Critical Need: Morbidity rates related to sanitation are significant in areas where open defecation is the norm.  Parasitic infections arising from poor sanitation include dysentery, cholera, typhoid, schistosomiasis and trachoma.

Social Return: Family latrines will solve the problem of the community’s lack of basic sanitation; it will decrease morbidity rates and improve quality of life.  Project is cost-effective as it draws on the community for the labor.

Measurability: Indicators include morbidity rates, infection rates/incidence of sanitation related diseases, i.e. levels of hygiene.

Sustainability: Strong level of ownership on the part of the community will promote maintenance of the latrines. Training in the operation and maintenance of the latrines will be provided.  Hygiene Committees will be established to build on the physical infrastructure by working on social attitudes towards hygiene and cleanliness.

The HEED team is very professional and experienced with developing water schemes and providing sanitation related services.  The commitment and technical expertise of the leadership was a strong factor in the decision to fund the project.


What are the current practices of the villagers regarding sanitation?

Open defecation is the practice of most of the inhabitants of the village

What percentage of the villagers use the existing community latrines?

Two community latrines were built by HEED in 2008 together with the community.  They still function well.  However, only a small portion of the villagers use them.  This is due to the terrain of the village and scattered nature of the houses, both of which make regular accessibility to the latrines difficult.  Due to cultural constraints, women do not use these community latrines.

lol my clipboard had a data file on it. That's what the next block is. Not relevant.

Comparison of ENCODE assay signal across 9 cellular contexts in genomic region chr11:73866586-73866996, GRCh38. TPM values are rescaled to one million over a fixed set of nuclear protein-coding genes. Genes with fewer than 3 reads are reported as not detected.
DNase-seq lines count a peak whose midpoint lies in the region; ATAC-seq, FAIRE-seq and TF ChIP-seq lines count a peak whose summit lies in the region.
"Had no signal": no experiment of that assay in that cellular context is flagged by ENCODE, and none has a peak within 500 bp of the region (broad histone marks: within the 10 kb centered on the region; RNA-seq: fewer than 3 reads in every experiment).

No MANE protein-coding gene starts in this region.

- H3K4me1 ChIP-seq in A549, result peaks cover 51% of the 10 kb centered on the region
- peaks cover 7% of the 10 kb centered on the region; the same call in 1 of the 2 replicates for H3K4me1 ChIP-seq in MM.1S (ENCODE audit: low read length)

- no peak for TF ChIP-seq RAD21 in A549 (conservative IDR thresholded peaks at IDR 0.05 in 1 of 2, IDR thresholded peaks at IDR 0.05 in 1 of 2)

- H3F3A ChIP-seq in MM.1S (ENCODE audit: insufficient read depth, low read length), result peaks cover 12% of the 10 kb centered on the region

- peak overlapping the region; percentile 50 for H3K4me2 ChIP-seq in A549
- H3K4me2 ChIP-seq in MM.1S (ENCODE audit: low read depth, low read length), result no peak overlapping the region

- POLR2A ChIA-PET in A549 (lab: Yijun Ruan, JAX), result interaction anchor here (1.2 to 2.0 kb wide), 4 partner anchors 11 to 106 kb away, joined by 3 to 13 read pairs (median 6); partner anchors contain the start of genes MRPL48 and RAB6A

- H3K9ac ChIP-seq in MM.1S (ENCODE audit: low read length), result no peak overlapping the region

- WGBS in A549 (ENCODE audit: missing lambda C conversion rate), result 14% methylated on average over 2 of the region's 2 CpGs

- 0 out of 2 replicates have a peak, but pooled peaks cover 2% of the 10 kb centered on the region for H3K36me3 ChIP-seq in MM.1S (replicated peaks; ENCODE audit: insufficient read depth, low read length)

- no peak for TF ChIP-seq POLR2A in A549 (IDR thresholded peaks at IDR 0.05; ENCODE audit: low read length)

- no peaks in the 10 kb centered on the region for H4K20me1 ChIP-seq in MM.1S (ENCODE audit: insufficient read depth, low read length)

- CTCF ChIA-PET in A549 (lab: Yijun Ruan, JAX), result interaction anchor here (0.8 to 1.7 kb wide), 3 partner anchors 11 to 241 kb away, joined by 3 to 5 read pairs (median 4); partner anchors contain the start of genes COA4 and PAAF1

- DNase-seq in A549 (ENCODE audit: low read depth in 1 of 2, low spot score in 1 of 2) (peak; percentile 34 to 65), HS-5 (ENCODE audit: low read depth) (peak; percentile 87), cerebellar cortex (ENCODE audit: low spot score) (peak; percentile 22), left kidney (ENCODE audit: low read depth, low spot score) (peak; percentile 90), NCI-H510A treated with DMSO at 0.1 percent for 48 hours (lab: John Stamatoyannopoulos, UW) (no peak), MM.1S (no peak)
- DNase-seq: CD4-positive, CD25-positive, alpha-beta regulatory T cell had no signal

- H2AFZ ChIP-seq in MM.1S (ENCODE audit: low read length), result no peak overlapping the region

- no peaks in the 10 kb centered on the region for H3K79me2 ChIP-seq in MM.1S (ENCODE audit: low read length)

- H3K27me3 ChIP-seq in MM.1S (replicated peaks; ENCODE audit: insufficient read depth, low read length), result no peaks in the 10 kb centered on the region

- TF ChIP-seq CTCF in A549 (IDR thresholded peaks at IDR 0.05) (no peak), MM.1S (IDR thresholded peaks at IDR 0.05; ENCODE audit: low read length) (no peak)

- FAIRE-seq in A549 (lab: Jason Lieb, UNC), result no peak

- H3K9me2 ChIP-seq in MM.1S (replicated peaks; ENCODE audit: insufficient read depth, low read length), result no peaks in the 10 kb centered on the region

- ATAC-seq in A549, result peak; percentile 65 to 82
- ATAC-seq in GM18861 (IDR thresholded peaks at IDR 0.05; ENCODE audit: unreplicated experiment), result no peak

What guarantee is there community members will use and maintain their personal latrines?

The villagers themselves have asked for latrines to be built for their families.  Their participation in building the latrines, coupled with maintenance and sanitation training, will make them inclined to use the latrines properly

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  • ADP is pleased to report that this project has been completed, although it met with a few hurdles in its final phase. Najaf Shah has detailed the key challenges and how they were overcome in his Dastak post. The final report is attached above.

  • 02/11/2011
  • 2nd tranche of funds ($8,800) was released today to fund the remaining 45 latrines. A recent site visit by ADP volunteer Khizar Hayat confirmed that construction on the remaining latrines is already underway and that the families that received the first 15 latrines are using them regularly and pleased with them. The actual project cost is coming in ~20% higher than expected (Rs. 11 lacs vs. Rs. 9 lacks). ADP decided to split the overage 50/50 with HEED. The final progress report from HEED is expected in June 2011.

  • 02/05/2011
  • HEED sent in its first progress report in January 2011, detailing better than expected progress on both Phase 1 and Phase 2. The community of Sokar received the project with great enthusiasm – a fuller update is available at: